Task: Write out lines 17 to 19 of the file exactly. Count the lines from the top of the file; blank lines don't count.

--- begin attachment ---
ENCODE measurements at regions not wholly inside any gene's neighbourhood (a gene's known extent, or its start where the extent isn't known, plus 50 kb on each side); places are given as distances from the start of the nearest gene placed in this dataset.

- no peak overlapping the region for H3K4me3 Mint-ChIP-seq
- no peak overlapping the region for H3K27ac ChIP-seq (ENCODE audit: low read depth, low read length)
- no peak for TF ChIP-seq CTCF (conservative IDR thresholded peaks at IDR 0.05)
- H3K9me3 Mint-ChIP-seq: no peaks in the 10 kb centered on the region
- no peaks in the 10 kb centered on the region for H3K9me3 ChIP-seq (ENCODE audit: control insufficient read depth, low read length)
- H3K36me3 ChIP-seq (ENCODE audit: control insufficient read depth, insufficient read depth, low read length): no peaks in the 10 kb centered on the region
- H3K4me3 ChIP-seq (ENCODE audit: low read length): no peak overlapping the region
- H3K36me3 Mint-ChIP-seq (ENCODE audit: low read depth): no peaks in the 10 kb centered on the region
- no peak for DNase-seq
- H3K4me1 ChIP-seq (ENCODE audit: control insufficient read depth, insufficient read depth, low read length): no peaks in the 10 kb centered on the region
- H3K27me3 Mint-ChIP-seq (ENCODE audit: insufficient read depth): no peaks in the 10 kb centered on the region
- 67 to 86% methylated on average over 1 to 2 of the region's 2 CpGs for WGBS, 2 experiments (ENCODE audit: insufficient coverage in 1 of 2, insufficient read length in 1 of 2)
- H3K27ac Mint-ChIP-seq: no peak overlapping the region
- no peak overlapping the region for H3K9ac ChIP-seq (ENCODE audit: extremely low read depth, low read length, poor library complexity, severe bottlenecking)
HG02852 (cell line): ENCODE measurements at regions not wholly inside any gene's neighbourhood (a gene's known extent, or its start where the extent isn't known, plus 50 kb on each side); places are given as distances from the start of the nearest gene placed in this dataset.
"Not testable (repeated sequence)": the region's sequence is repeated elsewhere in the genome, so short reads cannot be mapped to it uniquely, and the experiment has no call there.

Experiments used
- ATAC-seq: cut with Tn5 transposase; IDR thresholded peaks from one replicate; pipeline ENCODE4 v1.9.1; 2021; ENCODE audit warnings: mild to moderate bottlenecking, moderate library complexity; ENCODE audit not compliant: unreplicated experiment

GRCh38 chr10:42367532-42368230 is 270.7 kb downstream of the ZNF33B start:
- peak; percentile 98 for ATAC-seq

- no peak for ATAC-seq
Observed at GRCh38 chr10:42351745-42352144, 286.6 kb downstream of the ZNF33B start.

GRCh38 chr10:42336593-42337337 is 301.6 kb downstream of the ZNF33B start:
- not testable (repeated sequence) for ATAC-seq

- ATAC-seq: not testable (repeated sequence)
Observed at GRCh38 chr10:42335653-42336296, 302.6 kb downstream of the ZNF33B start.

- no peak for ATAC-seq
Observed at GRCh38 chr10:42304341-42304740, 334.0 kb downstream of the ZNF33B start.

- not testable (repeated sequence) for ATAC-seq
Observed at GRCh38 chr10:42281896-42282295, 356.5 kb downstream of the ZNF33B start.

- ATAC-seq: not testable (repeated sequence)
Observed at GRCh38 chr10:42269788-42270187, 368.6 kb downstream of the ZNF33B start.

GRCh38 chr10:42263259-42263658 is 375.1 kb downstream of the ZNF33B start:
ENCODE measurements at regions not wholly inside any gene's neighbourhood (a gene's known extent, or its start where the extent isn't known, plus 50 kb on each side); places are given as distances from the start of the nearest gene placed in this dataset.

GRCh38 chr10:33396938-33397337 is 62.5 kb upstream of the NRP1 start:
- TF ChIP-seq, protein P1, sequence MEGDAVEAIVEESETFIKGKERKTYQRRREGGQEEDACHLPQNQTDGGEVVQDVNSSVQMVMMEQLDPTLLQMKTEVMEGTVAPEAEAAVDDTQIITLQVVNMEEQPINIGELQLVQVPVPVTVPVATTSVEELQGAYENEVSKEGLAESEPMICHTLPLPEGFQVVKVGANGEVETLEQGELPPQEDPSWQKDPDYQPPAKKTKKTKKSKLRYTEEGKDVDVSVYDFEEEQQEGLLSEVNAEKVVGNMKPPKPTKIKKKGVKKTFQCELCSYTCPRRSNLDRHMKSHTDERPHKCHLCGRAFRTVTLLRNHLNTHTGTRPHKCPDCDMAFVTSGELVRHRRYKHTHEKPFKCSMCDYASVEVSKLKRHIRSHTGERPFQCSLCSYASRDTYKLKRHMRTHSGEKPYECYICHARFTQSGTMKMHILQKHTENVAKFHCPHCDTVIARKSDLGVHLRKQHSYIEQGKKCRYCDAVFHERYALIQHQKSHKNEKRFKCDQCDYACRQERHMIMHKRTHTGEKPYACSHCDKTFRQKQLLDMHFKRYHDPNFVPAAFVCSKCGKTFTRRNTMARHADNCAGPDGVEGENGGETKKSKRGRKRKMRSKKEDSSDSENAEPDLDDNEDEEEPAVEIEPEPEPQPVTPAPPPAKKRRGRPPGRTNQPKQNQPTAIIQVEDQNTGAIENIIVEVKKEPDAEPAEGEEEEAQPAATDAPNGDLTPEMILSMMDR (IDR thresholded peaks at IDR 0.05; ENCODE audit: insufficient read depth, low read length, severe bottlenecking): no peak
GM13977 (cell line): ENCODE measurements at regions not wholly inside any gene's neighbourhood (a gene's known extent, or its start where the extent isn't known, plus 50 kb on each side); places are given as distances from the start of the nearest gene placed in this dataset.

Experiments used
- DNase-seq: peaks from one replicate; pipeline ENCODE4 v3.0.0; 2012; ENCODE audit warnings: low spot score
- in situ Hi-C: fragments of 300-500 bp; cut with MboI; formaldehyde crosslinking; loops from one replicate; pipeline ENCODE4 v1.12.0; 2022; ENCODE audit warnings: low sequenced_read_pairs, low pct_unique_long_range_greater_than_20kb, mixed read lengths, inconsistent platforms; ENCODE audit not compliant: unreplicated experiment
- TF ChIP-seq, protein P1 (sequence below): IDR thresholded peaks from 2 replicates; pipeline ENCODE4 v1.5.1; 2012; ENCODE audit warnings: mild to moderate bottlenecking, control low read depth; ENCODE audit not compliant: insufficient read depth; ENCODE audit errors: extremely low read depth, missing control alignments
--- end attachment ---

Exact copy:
"Not testable (repeated sequence)": the region's sequence is repeated elsewhere in the genome, so short reads cannot be mapped to it uniquely, and the experiment has no call there.

Experiments used
- ATAC-seq: cut with Tn5 transposase; IDR thresholded peaks from one replicate; pipeline ENCODE4 v1.9.1; 2021; ENCODE audit warnings: mild to moderate bottlenecking, moderate library complexity; ENCODE audit not compliant: unreplicated experiment